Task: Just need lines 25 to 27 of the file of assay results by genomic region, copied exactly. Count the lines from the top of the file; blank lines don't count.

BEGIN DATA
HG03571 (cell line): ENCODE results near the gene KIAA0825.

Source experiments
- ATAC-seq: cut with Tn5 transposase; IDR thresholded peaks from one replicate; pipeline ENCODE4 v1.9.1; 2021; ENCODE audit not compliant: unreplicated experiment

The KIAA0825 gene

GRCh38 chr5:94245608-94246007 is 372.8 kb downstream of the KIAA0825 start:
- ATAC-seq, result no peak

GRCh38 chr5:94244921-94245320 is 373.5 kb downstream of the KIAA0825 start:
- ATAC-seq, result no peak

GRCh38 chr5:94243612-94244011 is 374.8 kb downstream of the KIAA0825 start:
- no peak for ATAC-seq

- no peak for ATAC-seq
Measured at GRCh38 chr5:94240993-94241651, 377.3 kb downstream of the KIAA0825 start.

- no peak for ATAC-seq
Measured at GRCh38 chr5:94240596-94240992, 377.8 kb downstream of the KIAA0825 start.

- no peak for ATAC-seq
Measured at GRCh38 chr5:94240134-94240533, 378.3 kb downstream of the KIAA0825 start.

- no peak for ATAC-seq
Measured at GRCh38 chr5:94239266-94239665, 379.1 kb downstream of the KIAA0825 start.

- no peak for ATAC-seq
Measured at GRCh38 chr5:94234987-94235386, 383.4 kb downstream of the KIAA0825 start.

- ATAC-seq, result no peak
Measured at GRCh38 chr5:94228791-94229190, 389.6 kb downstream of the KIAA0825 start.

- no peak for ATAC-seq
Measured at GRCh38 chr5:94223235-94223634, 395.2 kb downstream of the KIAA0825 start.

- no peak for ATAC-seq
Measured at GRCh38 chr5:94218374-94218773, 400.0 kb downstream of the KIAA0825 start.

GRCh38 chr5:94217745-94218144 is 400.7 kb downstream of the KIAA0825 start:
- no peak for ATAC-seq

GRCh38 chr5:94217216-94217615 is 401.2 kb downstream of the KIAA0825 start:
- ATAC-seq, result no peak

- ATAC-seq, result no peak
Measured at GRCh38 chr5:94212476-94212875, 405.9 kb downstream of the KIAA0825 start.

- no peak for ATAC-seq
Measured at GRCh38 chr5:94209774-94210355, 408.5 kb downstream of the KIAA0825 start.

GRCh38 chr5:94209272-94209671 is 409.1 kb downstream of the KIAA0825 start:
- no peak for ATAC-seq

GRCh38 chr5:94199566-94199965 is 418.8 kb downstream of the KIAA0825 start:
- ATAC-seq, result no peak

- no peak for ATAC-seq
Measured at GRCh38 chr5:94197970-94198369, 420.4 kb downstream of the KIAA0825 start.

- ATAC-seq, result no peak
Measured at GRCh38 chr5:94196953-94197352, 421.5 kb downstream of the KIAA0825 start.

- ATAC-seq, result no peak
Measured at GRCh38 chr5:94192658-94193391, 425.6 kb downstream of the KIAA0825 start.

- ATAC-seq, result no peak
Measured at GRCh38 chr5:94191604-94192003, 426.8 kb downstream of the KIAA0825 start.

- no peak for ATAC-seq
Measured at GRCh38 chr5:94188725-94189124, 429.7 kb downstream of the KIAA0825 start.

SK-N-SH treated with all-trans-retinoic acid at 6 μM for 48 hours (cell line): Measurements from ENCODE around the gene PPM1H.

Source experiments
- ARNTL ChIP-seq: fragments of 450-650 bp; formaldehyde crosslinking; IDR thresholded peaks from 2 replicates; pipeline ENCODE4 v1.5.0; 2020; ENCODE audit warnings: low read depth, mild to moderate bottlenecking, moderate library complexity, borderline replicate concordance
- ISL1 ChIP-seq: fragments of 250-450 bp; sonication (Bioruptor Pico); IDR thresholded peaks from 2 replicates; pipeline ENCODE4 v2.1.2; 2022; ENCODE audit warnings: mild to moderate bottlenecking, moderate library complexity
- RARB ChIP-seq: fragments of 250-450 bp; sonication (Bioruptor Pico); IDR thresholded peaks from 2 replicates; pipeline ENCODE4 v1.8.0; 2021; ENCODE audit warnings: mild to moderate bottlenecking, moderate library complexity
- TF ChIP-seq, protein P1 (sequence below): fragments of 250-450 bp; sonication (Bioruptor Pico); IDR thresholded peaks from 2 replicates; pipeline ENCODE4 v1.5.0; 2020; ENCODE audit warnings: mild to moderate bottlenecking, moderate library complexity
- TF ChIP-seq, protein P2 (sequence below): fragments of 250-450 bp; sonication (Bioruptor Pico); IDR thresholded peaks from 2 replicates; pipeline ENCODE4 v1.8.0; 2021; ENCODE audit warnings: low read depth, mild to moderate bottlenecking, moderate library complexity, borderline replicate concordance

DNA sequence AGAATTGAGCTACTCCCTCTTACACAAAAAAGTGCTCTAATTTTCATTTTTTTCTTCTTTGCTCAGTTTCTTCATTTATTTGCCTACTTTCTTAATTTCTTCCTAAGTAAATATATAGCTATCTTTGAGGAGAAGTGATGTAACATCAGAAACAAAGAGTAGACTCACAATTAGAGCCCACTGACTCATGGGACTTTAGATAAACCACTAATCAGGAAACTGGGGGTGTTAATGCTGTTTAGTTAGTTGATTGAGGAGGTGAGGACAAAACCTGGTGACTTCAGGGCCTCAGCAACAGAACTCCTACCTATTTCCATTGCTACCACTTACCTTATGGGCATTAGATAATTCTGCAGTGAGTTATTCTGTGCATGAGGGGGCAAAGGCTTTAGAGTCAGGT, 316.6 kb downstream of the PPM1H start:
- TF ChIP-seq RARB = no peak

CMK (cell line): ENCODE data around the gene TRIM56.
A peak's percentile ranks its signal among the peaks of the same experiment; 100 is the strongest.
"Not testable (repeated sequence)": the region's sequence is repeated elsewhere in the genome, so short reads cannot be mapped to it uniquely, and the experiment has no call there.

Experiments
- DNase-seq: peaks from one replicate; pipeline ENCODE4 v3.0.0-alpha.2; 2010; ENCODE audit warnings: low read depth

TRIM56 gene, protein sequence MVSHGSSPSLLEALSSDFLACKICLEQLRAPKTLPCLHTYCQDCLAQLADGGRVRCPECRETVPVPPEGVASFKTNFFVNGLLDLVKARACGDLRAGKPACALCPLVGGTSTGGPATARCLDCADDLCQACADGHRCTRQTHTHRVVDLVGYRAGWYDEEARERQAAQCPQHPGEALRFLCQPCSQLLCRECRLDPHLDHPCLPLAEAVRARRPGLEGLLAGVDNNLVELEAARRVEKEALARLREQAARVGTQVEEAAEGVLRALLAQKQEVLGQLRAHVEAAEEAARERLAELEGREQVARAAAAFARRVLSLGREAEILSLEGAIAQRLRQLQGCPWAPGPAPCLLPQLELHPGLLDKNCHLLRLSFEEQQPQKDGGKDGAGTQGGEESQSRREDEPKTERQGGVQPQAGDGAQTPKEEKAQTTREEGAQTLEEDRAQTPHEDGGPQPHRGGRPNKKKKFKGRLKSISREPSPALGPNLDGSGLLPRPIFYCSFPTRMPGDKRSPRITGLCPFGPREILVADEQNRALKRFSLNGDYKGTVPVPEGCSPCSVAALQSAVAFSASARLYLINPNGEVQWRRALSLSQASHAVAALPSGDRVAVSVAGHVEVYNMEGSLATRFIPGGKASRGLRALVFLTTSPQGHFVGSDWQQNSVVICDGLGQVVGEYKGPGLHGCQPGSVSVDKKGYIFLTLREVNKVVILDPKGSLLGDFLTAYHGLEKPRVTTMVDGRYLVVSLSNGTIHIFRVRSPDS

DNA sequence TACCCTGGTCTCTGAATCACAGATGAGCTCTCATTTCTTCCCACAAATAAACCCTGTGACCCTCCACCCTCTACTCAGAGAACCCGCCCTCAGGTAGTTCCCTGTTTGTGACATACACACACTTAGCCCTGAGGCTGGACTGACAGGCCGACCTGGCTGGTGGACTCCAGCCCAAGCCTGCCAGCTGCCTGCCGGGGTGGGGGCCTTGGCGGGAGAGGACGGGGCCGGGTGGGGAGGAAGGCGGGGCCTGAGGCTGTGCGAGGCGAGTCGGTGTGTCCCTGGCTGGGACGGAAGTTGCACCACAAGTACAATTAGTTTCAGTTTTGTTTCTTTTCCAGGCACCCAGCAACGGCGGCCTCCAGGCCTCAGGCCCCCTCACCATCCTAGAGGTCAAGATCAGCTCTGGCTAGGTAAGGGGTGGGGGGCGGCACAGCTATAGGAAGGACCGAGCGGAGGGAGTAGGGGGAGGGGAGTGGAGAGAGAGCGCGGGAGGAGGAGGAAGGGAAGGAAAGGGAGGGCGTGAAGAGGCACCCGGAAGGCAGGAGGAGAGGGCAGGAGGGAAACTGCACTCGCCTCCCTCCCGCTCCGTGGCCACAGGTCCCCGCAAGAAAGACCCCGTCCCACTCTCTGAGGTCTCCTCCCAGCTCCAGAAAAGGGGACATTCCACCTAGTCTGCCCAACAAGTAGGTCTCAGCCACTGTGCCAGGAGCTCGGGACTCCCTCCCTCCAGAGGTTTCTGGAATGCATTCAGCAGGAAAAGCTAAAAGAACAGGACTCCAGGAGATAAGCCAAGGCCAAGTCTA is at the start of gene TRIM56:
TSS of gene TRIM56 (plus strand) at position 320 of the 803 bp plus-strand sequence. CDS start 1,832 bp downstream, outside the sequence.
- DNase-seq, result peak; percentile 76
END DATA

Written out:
- no peak for ATAC-seq
Measured at GRCh38 chr5:94218374-94218773, 400.0 kb downstream of the KIAA0825 start.

GRCh38 chr5:94217745-94218144 is 400.7 kb downstream of the KIAA0825 start: